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Bill Perry
@ Famous Dave's, Mpls., October 16, 1998
by Ann Wickstrom

Bill Perry
Photo 1998 by Tom Asp. All rights reserved
Bill Perry has a little something for everyone. If swing is your thing, he's got it. Like a little soul in your blues? No problem. If you want to get down and dirty with some raunchy slide, you can count on Perry. A Hendrix fan? He does that too. But don't for a minute think he's not original. In fact, most of the first set this night was gleaned from Perry's two CDs, 1995's "Love Scars" and last year's "Greycourt Lightning".

Joining Perry's band was Famous Dave's main man on piano, Tom Hunter. Tom has been entertaining the happy hour crowds at Famous Dave's on weekdays and has also been playing there on Monday nights with his new band featuring Tony Sims. He has lived in the twin cities for the past few years but hails from the same area in upstate New York as Perry and appeared on the "Greycourt Lightning" album. The reunion of the two this night was fun and playful: musicians who genuinely dig what they are doing and aren't afraid to let it show.


Bill Perry
Photo 1998 by Tom Asp. All rights reserved
They started out with "Lost in the Blues" and then slowed it down for "In Pain". Perry then started to demonstrate his versatility by playing the Robert Johnson/Elmore James slide classic, "Dust My Broom". Perry is a very good guitar player but songs like this one really prove what a great singer he is. His gutsy voice is full of grit and emotion, perfect for the blues.

After playing "The Other Night", the band did their funky version of "Blue Suede Shoes", where everyone had their turn at a solo. This wasn't the only song where Perry gave the reins to Hunter-and he let him have them for a long time. Hunter knows all the tricks and took most of them out of the bag on this solo. The first of three sets closed with "All Along the Watchtower". By this time Perry had played at least four different guitars.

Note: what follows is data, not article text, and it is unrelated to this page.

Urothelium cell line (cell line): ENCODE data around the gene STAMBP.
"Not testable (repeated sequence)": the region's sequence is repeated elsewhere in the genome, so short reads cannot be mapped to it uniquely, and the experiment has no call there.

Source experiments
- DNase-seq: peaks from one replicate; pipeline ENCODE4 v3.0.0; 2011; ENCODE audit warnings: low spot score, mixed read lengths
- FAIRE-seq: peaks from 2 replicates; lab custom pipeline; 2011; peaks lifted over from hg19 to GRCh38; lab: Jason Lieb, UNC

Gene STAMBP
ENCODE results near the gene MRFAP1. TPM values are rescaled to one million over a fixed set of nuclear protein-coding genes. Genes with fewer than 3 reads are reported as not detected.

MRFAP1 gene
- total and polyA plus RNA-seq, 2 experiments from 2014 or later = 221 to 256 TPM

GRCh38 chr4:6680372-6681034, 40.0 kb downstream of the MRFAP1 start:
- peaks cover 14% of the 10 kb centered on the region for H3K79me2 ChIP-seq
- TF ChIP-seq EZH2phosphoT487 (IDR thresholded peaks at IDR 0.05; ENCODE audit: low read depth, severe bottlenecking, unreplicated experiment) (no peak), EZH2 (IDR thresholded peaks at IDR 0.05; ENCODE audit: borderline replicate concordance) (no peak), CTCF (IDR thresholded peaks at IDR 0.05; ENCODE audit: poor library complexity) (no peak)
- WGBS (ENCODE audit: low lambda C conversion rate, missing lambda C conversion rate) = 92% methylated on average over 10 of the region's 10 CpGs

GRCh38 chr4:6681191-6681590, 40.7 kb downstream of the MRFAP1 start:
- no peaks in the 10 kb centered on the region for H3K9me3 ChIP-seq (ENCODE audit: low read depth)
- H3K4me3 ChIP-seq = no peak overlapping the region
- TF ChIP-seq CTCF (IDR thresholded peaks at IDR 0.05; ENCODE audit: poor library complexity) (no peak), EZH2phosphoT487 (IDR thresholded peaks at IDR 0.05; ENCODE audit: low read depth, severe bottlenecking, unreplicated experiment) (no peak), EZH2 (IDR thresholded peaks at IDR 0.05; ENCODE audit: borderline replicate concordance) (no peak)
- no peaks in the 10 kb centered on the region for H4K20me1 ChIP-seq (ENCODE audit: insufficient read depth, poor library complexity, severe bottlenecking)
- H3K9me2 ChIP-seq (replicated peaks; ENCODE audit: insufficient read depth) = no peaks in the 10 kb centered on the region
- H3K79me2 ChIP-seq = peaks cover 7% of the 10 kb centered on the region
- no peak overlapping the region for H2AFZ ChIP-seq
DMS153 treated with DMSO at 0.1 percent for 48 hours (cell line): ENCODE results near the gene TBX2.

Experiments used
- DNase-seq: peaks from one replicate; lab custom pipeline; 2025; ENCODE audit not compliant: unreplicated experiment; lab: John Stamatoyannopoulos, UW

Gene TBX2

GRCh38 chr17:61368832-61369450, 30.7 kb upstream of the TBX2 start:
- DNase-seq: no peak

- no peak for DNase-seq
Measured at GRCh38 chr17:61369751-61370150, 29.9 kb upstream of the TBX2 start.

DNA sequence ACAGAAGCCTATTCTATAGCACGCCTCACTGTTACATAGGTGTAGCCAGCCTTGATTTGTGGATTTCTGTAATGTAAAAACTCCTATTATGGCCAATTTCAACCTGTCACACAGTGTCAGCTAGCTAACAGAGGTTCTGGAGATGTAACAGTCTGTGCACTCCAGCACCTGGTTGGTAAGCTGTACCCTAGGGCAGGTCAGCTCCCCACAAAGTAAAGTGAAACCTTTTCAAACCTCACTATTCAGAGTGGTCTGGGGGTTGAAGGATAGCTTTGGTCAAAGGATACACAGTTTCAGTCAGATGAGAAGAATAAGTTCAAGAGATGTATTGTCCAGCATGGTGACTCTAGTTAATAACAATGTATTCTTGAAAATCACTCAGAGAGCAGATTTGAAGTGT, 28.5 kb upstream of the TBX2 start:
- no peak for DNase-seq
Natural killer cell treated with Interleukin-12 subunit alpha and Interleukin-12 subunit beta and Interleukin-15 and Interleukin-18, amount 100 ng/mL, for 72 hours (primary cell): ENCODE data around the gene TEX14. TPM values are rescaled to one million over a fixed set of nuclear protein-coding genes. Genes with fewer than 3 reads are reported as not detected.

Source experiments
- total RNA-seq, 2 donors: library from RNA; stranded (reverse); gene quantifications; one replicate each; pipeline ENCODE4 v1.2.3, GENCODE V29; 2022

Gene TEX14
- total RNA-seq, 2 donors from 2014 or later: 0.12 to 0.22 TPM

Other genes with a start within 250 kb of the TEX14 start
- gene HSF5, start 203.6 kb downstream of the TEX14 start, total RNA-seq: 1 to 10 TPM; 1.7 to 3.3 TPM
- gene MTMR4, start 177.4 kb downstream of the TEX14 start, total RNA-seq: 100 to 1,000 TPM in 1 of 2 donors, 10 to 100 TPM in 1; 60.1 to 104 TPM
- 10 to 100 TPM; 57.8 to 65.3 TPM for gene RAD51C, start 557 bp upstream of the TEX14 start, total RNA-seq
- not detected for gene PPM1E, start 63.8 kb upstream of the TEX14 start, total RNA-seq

Things got pretty crazy during the second and third sets. There were fewer originals and more covers and medleys. There was "Hand Jive" ... sort of, and "Hideaway" ... kind of. Hunter was again given a long rope on T-Bone's "Cold, Cold Feeling". My favorite song of the night was Perry's own "Boogie Blues" from the "Love Scars" album. Bassist Johnny B. Gayden, who played with Albert Collins, provides a great bass line on this hard-driving blues-rock tune.

Near the end of the show, Perry used a drumstick as a guitar pick, wildly batting at the strings with it and then flinging it into the crowd. I don't think he saw where it landed: on a table, not far from a young girl's head. Yikes!!!

Here's hoping you can make it out to see Bill Perry next time he passes through town. He's an energetic performer who gives it all he's got, and he's got a lot. Helmets suggested.

This review is copyright 1998 by Ann Wickstrom, all rights reserved.

Mailbox E-mail Ray Stiles at: mnblues@aol.com

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Copyright 1998 by Ray M. Stiles. All rights reserved.